Calais Migrant Crisis: How UK-Funded French Officers Prioritise Partying Over Patrolling Beaches.

Officers enjoy luxury accommodation and nights out while migrants risk lives crossing the Channel

In an exclusive investigation, Express reporters have shed light on an alarming misuse of UK taxpayer money allocated to improve security measures in Calais, France. The primary aim of these funds is to prevent migrants from making perilous journeys across the Channel to the UK.

“The reality of France’s approach to preventing small boats crossing the Channel is deeply concerning,” an Express reporter commented. “While migrants take dinghies into deadly waters, members of the French police enjoy a night out in Calais.”

The investigation follows a £500 million agreement signed by UK Prime Minister Rishi Sunak last November, which pledged to increase the number of French police officers patrolling the coast. However, Express journalists discovered that rather than staying in modest accommodations, these officers, particularly those from the riot police division known as CRS, are booking out almost the entire four-star B&B Hotel in Calais, costing around £10,000 a night to UK taxpayers.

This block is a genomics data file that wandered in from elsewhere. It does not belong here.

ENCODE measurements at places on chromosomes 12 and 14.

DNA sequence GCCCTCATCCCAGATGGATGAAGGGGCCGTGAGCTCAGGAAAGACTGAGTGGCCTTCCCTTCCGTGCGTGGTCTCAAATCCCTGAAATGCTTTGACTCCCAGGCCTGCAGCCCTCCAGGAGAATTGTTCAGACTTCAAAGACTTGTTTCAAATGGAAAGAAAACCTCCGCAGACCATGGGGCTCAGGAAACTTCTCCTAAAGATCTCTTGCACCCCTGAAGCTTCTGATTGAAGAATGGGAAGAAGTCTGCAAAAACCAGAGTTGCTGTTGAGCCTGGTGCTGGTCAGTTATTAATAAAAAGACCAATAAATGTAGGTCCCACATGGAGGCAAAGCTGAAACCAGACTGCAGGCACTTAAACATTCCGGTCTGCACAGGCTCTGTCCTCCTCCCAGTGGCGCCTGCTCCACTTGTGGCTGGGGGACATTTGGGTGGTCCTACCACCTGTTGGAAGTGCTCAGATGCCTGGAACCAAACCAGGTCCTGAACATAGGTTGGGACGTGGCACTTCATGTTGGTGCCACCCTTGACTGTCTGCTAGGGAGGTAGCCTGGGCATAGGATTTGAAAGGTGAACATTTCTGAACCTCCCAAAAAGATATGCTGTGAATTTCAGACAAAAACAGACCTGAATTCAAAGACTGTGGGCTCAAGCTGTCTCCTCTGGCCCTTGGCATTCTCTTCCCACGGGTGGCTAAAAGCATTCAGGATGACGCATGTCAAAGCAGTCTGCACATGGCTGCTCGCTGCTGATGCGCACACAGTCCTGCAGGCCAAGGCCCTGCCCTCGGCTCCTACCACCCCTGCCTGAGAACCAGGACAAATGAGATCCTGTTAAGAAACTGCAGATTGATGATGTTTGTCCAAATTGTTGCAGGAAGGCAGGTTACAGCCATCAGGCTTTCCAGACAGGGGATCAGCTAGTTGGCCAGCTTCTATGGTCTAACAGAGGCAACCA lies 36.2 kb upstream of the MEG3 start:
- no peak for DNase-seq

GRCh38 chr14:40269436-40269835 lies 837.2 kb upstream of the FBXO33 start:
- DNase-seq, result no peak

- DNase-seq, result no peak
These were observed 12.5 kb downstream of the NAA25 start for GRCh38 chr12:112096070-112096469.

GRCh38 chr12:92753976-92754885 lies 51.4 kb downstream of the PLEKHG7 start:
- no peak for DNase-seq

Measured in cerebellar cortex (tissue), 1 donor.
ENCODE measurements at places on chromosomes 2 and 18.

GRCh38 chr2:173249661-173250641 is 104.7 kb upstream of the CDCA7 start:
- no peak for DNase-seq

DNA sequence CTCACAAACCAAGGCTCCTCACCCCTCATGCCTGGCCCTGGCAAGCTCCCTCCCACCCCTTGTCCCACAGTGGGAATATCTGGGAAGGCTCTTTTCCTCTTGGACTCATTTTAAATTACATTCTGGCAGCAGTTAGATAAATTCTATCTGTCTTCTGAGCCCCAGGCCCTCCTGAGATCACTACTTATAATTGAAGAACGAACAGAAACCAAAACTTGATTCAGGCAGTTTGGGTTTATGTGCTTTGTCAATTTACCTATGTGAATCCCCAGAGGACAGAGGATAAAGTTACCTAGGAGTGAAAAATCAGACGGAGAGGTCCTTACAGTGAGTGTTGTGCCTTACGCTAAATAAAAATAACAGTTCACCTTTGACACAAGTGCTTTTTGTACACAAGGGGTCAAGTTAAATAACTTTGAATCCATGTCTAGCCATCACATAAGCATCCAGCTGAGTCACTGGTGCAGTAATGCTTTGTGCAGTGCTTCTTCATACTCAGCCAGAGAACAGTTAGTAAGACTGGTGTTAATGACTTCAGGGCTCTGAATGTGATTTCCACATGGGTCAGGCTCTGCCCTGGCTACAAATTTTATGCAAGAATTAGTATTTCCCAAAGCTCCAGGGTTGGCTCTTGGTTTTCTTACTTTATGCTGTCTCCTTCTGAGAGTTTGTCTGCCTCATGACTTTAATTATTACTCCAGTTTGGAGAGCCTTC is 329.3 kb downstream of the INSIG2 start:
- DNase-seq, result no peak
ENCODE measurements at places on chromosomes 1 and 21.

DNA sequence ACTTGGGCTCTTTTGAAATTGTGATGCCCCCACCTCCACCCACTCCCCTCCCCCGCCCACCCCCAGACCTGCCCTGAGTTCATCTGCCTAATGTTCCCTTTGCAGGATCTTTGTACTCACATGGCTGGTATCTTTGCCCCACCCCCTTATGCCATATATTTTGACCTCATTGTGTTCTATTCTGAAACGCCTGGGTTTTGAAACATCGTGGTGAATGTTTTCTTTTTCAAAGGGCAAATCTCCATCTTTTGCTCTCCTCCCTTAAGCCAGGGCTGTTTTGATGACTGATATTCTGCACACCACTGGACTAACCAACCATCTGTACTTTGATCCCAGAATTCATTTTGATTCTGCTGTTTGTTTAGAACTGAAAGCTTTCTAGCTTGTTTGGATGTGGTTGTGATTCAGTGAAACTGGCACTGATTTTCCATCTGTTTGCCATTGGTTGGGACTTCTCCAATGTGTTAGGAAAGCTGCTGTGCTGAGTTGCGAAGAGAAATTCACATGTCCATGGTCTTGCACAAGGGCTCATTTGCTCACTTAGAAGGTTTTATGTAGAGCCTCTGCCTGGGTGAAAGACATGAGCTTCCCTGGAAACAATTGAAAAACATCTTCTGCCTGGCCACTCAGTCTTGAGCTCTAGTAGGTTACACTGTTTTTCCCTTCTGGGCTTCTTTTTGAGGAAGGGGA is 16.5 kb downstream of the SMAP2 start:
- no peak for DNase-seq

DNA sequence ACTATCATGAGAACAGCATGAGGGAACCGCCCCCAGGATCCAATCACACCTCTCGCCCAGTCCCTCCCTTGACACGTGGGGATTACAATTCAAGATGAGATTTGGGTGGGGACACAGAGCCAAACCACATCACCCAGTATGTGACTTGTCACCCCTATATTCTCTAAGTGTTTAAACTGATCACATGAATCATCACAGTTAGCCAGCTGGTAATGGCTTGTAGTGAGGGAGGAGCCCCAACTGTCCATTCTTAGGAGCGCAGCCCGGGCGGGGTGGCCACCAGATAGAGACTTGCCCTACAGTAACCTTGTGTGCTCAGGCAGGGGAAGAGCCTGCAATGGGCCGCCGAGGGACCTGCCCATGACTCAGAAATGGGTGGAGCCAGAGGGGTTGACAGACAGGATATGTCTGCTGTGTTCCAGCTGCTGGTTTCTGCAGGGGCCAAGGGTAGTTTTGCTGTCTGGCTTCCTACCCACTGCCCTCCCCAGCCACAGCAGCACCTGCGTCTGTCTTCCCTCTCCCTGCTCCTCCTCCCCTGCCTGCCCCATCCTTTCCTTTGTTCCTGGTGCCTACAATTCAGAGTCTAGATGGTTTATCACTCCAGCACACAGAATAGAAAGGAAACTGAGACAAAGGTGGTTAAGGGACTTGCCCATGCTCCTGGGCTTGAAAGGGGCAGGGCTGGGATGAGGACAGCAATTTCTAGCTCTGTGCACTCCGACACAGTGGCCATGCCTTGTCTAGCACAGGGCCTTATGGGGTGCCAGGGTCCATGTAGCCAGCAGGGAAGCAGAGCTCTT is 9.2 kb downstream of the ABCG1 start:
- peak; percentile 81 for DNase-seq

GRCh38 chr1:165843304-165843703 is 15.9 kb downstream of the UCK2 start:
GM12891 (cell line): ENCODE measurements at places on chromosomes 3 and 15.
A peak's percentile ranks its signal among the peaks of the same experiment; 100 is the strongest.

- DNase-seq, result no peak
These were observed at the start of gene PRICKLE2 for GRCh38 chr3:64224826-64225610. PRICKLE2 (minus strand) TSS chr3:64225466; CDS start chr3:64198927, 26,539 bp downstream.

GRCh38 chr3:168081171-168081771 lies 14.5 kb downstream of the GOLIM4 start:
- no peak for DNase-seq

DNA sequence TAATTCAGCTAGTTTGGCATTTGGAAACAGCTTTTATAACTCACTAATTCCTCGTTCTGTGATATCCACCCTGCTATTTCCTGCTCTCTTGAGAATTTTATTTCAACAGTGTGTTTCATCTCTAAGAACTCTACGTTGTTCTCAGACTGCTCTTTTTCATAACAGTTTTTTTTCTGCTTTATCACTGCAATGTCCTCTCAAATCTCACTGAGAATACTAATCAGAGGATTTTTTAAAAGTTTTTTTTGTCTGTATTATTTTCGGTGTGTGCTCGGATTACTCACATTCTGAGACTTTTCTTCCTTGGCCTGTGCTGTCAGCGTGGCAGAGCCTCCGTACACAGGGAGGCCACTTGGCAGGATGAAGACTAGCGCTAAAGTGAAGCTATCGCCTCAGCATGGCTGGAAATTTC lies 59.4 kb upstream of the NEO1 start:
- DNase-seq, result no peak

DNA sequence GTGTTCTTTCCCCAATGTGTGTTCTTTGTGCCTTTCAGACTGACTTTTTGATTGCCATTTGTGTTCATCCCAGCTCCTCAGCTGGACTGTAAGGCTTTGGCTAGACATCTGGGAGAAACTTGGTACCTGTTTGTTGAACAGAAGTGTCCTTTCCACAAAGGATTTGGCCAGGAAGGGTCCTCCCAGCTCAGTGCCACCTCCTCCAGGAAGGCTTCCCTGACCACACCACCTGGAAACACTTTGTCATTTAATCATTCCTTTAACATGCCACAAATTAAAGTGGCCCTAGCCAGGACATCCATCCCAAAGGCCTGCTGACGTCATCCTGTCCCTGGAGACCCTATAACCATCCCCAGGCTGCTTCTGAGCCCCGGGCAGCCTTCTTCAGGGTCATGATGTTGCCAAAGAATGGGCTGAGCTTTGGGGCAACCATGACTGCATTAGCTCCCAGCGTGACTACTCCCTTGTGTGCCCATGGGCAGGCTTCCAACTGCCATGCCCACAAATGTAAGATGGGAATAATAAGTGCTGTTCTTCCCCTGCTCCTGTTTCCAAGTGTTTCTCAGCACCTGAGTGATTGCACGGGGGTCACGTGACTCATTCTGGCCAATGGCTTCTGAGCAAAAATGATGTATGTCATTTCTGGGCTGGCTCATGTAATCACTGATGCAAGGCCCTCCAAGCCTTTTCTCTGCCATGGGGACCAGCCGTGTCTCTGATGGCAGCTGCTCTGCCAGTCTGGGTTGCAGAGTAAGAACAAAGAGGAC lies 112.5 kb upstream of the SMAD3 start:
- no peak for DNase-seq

CRS agents revealed that they work just six hours a day, half the length of their British counterparts. “It’s not our job to stop migrants,” one CRS agent disclosed.

Further findings exposed an unsettling lack of responsibility among some of these officers. For four consecutive nights, the investigation followed off-duty officers indulging in drinking sessions that extended into the early hours. “Heavily intoxicated, they groped women and started fights,” said the report. “Their actions were well known by the locals.”

In contrast to these shocking discoveries, the Home Office stated that the “overwhelming majority of the embedded observers saw officers behave with utmost professionalism” but vowed to investigate the claims.

The French police have declined to comment on the investigation. Meanwhile, a spokesman for the Prime Minister stated that they are “in touch with our French counterparts about taking further action.”

With around 2,000 migrants making it to Britain by small boats during the week the investigation was conducted, the revelations raise serious questions about the effectiveness and intent of these police officers in securing the Channel.

“If we truly want to stop the Channel boats and be sure our money is being spent wisely, we need British boots on the ground on these French beaches,” concluded the Express report.

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